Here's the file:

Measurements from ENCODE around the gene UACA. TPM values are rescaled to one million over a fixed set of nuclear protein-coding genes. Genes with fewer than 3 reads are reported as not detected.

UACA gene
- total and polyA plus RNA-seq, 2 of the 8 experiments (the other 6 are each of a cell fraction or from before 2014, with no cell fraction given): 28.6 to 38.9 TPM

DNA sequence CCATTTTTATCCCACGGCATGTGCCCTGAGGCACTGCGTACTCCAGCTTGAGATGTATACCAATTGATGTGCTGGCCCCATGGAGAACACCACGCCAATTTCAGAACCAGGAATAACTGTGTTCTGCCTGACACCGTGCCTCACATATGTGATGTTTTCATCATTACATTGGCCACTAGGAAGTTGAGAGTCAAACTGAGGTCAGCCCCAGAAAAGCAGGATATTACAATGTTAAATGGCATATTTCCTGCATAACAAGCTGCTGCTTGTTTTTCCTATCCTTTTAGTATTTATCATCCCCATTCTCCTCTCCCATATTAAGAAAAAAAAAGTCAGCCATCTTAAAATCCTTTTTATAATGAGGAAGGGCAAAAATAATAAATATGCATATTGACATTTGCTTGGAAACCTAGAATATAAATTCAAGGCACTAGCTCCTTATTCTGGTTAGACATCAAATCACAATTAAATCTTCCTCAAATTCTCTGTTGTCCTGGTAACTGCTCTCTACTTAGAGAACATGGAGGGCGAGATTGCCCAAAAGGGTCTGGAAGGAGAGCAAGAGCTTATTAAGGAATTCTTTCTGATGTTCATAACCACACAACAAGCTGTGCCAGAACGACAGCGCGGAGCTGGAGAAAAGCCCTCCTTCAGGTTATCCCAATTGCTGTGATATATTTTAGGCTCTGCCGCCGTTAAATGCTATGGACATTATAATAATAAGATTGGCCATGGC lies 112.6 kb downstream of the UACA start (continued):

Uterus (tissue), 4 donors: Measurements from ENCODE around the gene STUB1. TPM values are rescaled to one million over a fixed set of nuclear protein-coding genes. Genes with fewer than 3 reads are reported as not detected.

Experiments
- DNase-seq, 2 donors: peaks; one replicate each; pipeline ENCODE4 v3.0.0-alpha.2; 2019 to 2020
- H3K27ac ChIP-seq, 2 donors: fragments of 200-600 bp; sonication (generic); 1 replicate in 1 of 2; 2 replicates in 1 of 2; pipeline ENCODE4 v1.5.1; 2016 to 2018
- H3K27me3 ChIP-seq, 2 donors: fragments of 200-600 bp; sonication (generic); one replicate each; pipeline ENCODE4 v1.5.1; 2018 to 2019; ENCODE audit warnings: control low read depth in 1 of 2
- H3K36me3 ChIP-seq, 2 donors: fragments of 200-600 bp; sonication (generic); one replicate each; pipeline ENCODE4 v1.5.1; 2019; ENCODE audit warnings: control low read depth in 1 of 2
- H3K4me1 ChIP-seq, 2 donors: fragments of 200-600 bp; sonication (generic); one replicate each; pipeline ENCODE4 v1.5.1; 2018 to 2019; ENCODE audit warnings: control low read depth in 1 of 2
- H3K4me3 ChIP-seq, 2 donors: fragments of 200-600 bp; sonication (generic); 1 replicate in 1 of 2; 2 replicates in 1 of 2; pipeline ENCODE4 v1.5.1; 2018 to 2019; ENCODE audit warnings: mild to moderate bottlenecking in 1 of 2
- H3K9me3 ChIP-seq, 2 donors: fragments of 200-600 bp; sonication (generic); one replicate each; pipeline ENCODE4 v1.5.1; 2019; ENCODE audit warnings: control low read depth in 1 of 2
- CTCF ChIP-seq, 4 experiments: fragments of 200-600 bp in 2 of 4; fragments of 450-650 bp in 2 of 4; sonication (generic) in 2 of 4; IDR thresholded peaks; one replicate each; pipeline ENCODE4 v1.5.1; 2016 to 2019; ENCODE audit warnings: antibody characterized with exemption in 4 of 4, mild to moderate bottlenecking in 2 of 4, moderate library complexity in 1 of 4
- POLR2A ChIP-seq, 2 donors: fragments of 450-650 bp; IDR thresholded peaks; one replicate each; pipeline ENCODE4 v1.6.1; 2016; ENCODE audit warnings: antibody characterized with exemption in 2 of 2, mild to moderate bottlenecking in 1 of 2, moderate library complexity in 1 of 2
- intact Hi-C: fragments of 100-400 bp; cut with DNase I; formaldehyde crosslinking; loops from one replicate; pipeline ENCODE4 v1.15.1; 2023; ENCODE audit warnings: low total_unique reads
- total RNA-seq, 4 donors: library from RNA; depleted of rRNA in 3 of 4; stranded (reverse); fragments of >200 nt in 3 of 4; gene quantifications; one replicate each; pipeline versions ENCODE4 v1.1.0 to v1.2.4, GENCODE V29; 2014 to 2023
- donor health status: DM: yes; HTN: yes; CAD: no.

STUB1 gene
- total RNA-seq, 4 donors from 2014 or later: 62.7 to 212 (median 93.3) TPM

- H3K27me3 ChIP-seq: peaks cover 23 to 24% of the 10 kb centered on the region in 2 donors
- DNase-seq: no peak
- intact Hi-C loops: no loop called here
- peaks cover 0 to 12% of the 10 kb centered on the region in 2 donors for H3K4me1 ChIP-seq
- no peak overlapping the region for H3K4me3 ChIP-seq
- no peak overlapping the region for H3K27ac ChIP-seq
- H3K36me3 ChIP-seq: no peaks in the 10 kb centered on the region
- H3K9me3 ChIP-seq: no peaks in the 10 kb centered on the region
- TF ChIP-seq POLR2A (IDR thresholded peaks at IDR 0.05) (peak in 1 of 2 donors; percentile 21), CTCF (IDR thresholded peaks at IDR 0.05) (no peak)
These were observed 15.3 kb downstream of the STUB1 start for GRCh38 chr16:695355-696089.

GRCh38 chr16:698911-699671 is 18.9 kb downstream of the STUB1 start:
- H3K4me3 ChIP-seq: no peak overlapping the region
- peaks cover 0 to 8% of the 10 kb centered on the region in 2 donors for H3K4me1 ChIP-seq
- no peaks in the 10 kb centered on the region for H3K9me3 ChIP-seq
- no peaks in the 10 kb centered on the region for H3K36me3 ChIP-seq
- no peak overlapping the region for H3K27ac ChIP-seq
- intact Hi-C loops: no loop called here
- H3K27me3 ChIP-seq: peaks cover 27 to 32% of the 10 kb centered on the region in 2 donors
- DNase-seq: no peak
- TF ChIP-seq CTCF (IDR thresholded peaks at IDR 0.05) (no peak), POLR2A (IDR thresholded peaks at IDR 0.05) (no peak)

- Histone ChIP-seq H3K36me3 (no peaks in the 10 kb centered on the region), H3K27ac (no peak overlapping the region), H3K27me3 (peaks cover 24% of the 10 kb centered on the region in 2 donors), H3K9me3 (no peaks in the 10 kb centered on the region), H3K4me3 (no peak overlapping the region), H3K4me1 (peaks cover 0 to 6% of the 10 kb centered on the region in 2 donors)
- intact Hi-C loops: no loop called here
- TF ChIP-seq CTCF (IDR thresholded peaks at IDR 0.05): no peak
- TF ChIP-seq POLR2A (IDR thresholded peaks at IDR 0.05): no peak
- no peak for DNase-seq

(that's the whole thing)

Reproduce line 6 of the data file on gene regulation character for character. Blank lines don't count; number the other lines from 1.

Experiments